Morning Coffee: The only difference that matters between Goldman Sachs and Morgan Stanley. A special M&A banker

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Goldman Sachs is a world leading bank in equities and IBD. Morgan Stanley is a world leading bank in equities. Goldman Sachs is renowned for its nimble fixed income trading division. Morgan Stanley is becoming renowned for its army of retail brokers. Morgan Stanley is white shoe elite. Goldman Sachs is Brooklyn savvy.

All this is true, but when it comes to the contemporary culture at the two firms there is only one thing you need to know: Morgan Stanley is driven by targets. Goldman Sachs is not.

So says Bloomberg in a long piece on how the two banks are evolving in different directions. At Morgan Stanley, Bloomberg says CEO James Gorman, an ex-McKinsey & Co partner, is obsessed with execution. Gorman loves, 'stated goals, strategic checklists and marked to market updates.' He has a list of '10 priorities' by his desk in red ink and checks them off as they're accomplished. He writes the firm's results by hand every night. And he makes sure the firm's goals match its mission statement.

At Goldman Sachs, by comparison, life is a lot more lackadaisical. Bloomberg says Lloyd Blankfein eschews firmwide targets. It doesn't have a return on equity goal. Lloyd Blankfein prizes flexibility and won't even predict what he might have for lunch. - It's all about adjusting to events. Which method of working best describes you?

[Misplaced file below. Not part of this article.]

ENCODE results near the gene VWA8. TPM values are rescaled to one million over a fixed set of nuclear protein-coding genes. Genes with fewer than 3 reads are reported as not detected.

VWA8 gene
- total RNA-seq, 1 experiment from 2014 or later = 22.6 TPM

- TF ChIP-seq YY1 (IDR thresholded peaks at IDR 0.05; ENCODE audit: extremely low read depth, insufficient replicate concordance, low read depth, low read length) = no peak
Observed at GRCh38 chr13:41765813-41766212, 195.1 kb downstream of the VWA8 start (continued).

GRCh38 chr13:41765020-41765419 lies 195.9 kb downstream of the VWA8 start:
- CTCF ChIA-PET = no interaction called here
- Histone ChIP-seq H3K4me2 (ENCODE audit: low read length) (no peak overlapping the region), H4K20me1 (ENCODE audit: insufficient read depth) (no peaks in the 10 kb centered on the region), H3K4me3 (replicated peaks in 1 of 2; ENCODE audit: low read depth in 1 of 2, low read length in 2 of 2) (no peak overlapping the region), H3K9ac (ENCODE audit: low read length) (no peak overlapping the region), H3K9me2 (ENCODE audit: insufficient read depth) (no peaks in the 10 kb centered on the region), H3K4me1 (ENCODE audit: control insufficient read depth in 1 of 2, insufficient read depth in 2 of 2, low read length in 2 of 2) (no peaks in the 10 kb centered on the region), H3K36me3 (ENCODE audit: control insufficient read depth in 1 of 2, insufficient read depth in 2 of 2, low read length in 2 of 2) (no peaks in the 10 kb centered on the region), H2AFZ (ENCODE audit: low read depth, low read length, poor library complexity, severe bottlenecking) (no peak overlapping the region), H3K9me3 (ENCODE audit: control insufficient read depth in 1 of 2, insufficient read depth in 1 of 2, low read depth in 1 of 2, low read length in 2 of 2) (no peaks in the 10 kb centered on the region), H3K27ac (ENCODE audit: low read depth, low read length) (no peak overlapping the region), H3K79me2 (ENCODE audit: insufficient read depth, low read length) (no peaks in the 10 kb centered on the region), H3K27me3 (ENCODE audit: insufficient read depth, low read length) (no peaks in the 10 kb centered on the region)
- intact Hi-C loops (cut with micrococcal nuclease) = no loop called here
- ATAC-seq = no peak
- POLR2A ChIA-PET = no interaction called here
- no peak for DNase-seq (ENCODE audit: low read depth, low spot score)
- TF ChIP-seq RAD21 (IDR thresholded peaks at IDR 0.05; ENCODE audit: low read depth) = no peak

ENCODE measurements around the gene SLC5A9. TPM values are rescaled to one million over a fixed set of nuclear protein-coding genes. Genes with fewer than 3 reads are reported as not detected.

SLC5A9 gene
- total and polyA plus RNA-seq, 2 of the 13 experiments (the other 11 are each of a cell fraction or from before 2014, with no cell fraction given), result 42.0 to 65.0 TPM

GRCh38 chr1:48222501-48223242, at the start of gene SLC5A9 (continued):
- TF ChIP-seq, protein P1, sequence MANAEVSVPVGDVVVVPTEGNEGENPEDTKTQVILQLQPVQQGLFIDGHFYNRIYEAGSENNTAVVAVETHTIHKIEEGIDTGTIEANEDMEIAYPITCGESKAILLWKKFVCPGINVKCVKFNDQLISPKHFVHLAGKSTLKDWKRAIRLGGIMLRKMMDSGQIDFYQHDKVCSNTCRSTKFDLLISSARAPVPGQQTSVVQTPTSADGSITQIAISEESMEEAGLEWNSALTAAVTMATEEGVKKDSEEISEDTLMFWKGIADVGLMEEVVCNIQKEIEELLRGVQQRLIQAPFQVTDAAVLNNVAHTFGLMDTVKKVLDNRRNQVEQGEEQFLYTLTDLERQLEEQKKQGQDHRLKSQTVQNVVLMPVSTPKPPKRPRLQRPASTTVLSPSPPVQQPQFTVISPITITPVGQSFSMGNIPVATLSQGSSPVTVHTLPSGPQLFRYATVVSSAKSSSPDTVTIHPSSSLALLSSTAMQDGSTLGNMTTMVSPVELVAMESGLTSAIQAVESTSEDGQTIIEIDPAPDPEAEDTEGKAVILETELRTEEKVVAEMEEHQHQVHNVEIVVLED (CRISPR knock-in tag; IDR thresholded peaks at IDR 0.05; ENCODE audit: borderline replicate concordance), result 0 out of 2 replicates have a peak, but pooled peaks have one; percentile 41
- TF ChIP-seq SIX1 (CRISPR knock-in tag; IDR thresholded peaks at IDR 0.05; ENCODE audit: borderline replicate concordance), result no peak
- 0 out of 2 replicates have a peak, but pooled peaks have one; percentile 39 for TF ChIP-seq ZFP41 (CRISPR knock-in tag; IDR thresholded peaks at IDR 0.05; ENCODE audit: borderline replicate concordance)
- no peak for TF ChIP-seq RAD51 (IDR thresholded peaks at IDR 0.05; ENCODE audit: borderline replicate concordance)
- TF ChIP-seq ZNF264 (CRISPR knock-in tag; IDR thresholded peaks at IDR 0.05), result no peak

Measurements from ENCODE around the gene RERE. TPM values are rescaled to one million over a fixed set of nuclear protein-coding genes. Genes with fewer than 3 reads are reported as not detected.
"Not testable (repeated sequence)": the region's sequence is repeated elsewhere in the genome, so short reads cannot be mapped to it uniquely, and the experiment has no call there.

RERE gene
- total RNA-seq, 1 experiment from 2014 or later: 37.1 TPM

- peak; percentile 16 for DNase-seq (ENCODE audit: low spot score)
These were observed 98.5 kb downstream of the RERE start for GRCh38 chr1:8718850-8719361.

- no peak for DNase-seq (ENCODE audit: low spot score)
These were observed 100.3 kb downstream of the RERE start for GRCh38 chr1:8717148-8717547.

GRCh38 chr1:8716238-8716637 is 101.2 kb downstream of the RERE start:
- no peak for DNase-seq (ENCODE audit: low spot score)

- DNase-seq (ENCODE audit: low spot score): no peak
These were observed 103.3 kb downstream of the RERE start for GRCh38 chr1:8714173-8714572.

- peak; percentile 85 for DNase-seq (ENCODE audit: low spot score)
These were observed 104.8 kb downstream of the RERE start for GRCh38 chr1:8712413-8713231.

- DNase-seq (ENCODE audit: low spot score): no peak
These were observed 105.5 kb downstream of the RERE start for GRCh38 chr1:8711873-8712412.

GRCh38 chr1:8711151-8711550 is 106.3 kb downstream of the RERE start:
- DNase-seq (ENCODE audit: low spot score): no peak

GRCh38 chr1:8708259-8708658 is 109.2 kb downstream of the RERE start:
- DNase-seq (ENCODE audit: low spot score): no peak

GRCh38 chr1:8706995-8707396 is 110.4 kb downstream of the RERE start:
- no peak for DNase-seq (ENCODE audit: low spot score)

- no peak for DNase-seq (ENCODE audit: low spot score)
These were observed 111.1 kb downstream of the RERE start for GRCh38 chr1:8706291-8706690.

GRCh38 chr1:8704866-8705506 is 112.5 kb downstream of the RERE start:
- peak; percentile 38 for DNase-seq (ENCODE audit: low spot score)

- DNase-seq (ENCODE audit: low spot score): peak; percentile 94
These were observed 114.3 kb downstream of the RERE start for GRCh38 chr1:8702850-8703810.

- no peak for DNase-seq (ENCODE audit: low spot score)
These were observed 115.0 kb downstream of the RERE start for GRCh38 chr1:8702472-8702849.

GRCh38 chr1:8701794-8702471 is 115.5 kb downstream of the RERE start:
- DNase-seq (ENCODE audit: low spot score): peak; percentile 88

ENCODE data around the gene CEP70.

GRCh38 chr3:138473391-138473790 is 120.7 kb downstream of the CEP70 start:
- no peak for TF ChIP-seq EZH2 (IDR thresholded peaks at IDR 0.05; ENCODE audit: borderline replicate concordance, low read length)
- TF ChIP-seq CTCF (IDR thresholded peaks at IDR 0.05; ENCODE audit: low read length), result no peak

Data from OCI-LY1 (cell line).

Separately, Jamie Dimon's eulogy for deceased deaalmker Jimmy Lee underscores what an unusual person Lee really was. Lee helped the families of the bank's drivers and mailroom attendants, said Dimon. He paid for the college education of those who couldn't afford it. He set up a J.P. Morgan band and paid the lead guitar. He was kind to everyone - PAs and juniors, irrespective of their position. And when Dimon was diagnosed with cancer, Lee came into his office, hugged him every day, and told him he loved him like a brother. At J.P. Morgan Lee's former colleagues are said to be understandably bereft.


European M&A bankers usurped by inhouse advisors on Altice deal. (WSJ) 

RBS is focused on, 'becoming a substantially UK and Ireland focused retail and commercial bank with a core wholesale banking offer.' (RBS)

Swiss asset manager Unigestion wants to hire 20 people in London. It doesn't care for 'Brexit'. (Financial News)

Citadel is setting up a new stock picking unit, in San Francisco. (WSJ)

Frankfurt, Paris or Dublin could replace London as Europe’s financial hub if Britain leaves the European Union, according to Standard & Poor’s. (Bloomberg) 

Moelis just hired a New York based Credit Suisse banker for its private client advisory business. (Bloomberg) 

Wife of redundant Greek banker laments inability to buy Prada handbags. (Financial Times) 

"It was like something out of The Wolf of Wall Street, but on the Tube." (RT News) 

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